Early Reports on Michigan Fruit Crop Are Devastating
Summer in March, when temperatures rose to over 80 degrees in some places, led to an early budding of fruit trees in Michigan. This made them susceptible to killing by a later frost, which over the past two weeks, has happened in various parts of Michigan. The Michigan State University Extension has reported at least two freezes in early April when lows went down to the 20s. Although the damage is still being assessed, this leaves the 2012 crop in doubt.
In Southwest Michigan, farmers planting juice grapes (which advance faster than wine grapes) were reporting an approximate ninety-five percent loss of their primary buds. (This year, concord bud break was about 20 days early.) Some tree fruit farmers are reporting variable losses depending upon where the trees were planted or their maturity. Some farmers reported almost full losses while others were more hopeful that some areas of their orchards fared better. The most optimistic are holding out hope for a later secondary growth. Wine grapes have not developed as much as juice grapes, and are generally planted in better sites, so they suffered less injury. Wally Maurer, grower and winemaker for Domain Berrien, reported a “reduced crop,“ and extensive loss to Chardonnay grapes in particular.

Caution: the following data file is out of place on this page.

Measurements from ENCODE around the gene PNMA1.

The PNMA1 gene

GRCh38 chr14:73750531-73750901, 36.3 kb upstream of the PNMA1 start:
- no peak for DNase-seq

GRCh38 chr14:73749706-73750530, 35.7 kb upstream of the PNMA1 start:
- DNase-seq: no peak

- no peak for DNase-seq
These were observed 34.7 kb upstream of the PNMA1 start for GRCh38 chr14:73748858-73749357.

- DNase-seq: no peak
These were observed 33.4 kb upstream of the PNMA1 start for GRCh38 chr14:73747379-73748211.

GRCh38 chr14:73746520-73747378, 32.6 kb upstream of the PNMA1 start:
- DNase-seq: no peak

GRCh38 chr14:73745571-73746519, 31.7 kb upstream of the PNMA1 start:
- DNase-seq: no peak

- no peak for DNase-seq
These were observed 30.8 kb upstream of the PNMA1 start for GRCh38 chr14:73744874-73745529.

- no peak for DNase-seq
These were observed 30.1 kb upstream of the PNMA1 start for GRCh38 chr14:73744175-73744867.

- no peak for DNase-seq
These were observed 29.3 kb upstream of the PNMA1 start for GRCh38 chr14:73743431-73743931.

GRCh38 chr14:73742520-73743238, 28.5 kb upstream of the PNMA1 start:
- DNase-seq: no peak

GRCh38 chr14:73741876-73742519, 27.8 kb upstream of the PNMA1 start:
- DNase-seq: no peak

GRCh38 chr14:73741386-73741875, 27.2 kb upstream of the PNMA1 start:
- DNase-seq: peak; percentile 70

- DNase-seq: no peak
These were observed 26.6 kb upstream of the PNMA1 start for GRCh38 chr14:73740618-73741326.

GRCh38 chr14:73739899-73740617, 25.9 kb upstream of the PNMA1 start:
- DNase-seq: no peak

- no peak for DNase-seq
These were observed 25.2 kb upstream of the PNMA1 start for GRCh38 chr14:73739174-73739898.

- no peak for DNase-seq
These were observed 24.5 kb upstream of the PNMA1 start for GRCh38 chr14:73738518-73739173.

In Northwest Michigan, sweet cherries are faring better than tart cherries. Sweet cherries made it past certain frosts in decent shape, although some farmers were worried about the lack of honeybees. Tart cherry damage is evident, and although the damage is still being assessed, it is conservatively rated at less than a full crop; however, some in Leelanau County are placing losses at ninety-percent. As for wine grapes, any damage at the bud stage varies vineyard-to-vineyard and vine-to-vine, with some buds still dormant and others like Chardonnay and Riesling showing late bud swell.
Blueberry farmers in both areas are using overhead irrigation to control frost.
Primary source: MSU Extension Weekly Reports